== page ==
Connected consciousness after tracheal intubation in young adults: an international multicentre cohort study

Richard Lennertz, Kane O. Pryor, Aeyal Raz, Maggie Parker, Vincent Bonhomme, Peter Schuller, Gerhard Schneider, Matt Moore, Mark Coburn, James C. Root, Jacqueline M. Emerson, Alexandra L. Hohmann, Haya Azaria, Neta Golomb, Aline Defresne, Javier Montupil, Stefanie Pilge, David P. Obert, Hanna van Waart, Marta SeretnyRolf Rossaint, Ana Kowark, Alexander Blair, Bryan Krause, Alex Proekt, Max Kelz, Jamie Sleigh, Amy Gaskell, Robert D. Sanders

Research output: Contribution to journalArticlepeer-review

14 Scopus citations

Abstract

Background: Connected consciousness, assessed by response to command, occurs in at least 5% of general anaesthetic procedures and perhaps more often in young people. Our primary objective was to establish the incidence of connected consciousness after tracheal intubation in young people aged 18–40 yr. The secondary objectives were to assess the nature of these responses, identify relevant risk factors, and determine their relationship to postoperative outcomes. Methods: This was an international, multicentre prospective cohort study using the isolated forearm technique to assess connected consciousness shortly after tracheal intubation. Results: Of 344 enrolled subjects, 338 completed the study (mean age, 30 [standard deviation, 6.3] yr; 232 [69%] female). Responses after intubation occurred in 37/338 subjects (11%). Females (13%, 31/232) responded more often than males (6%, 6/106). In logistic regression, the risk of responsiveness was increased with female sex (odds ratio [ORadjusted]=2.7; 95% confidence interval [CI], 1.1–7.6; P=0.022) and was decreased with continuous anaesthesia before laryngoscopy (ORadjusted=0.43; 95% CI, 0.20–0.96; P=0.041). Responses were more likely to occur after a command to respond (and not to nonsense, 13 subjects) than after a nonsense statement (and not to command, four subjects, P=0.049). Conclusions: Connected consciousness occured after intubation in 11% of young adults, with females at increased risk. Continuous exposure to anaesthesia between induction of anaesthesia and tracheal intubation should be considered to reduce the incidence of connected consciousness. Further research is required to understand sex-related differences in the risk of connected consciousness.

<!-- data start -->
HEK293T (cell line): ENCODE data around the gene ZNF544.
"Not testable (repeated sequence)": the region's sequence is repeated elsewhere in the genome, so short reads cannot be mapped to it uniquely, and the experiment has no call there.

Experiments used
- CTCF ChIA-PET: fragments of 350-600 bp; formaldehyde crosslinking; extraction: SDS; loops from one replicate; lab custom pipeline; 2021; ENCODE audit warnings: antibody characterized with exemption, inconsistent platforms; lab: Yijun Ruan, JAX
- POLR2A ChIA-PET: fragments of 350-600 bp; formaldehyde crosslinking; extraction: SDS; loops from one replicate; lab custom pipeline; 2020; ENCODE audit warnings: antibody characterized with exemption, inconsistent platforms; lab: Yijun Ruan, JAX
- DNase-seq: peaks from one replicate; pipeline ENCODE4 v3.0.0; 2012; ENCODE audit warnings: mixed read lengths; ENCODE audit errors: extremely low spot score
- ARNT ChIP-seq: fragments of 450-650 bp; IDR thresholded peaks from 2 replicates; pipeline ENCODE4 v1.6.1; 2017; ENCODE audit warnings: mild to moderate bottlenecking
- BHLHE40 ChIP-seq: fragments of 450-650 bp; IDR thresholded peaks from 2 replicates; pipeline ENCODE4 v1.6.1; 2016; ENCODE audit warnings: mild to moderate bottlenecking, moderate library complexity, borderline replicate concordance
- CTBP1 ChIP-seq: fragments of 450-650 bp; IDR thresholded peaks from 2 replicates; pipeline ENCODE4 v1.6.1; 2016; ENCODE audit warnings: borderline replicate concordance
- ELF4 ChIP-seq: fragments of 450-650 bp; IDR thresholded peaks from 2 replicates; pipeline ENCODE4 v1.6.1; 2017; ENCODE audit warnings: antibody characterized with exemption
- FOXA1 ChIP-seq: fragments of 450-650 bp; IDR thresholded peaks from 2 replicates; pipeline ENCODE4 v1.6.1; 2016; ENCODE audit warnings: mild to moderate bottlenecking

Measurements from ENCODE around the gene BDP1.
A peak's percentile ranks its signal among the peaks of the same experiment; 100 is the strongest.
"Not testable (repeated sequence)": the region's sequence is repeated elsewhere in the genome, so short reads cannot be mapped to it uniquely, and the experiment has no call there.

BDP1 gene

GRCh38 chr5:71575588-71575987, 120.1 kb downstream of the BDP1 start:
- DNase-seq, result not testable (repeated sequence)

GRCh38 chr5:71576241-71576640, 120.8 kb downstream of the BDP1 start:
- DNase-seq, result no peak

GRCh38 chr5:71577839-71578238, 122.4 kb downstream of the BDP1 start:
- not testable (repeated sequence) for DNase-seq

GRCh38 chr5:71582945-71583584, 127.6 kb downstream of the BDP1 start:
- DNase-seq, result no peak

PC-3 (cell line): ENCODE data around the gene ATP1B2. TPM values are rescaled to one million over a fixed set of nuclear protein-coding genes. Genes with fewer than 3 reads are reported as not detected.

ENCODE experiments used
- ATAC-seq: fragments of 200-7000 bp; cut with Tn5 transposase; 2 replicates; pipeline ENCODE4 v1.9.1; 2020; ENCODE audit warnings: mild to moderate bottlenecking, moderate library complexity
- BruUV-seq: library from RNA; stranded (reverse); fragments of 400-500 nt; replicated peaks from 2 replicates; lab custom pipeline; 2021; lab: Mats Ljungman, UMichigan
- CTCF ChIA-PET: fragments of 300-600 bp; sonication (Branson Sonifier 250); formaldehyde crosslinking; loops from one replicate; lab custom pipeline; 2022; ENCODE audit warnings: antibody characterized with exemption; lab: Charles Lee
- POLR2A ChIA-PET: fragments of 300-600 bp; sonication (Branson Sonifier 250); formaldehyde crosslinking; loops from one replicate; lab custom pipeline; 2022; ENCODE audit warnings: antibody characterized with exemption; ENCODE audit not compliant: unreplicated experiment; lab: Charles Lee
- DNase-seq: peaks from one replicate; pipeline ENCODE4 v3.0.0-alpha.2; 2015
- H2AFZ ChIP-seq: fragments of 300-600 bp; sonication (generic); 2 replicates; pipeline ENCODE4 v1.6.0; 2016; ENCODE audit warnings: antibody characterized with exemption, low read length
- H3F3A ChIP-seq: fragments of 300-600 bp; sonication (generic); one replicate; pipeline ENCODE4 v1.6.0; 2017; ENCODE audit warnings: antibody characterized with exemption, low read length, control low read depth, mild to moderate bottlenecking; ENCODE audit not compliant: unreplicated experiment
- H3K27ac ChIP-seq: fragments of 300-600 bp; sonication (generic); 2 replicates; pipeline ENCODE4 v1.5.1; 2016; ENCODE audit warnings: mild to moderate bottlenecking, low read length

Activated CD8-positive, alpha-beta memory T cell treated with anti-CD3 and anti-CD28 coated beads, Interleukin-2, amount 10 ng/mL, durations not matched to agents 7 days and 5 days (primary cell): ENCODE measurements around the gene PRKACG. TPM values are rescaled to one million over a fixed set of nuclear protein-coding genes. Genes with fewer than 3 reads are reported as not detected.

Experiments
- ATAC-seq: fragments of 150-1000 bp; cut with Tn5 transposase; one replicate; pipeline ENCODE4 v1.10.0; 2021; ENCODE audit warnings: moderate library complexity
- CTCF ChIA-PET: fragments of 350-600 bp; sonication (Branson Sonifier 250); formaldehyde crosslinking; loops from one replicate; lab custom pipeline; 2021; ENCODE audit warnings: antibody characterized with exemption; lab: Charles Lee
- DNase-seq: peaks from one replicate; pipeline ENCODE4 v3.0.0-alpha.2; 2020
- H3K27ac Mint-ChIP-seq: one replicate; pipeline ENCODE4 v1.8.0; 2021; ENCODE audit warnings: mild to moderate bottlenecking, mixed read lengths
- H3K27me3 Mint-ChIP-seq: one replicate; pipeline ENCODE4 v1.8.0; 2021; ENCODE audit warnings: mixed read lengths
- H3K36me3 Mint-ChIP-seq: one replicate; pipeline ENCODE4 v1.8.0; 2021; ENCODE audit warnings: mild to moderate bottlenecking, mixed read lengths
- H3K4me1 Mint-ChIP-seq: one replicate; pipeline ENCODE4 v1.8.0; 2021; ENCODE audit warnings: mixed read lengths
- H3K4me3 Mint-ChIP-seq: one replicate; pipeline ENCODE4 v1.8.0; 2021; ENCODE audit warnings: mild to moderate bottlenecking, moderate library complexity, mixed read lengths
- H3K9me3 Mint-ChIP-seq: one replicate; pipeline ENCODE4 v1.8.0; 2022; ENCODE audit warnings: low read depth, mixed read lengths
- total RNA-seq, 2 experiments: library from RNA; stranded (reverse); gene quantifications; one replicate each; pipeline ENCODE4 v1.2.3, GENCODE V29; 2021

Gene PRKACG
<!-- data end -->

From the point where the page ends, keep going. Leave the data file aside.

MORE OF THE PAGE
Original languageEnglish
Pages (from-to)e217-e224
JournalBritish Journal of Anaesthesia
Volume130
Issue number2
DOIs
StatePublished - Feb 2023
Externally publishedYes

Keywords

  • awareness
  • consciousness
  • general anaesthesia
  • isolated forearm technique
  • memory
  • recall
  • sex
  • tracheal intubation

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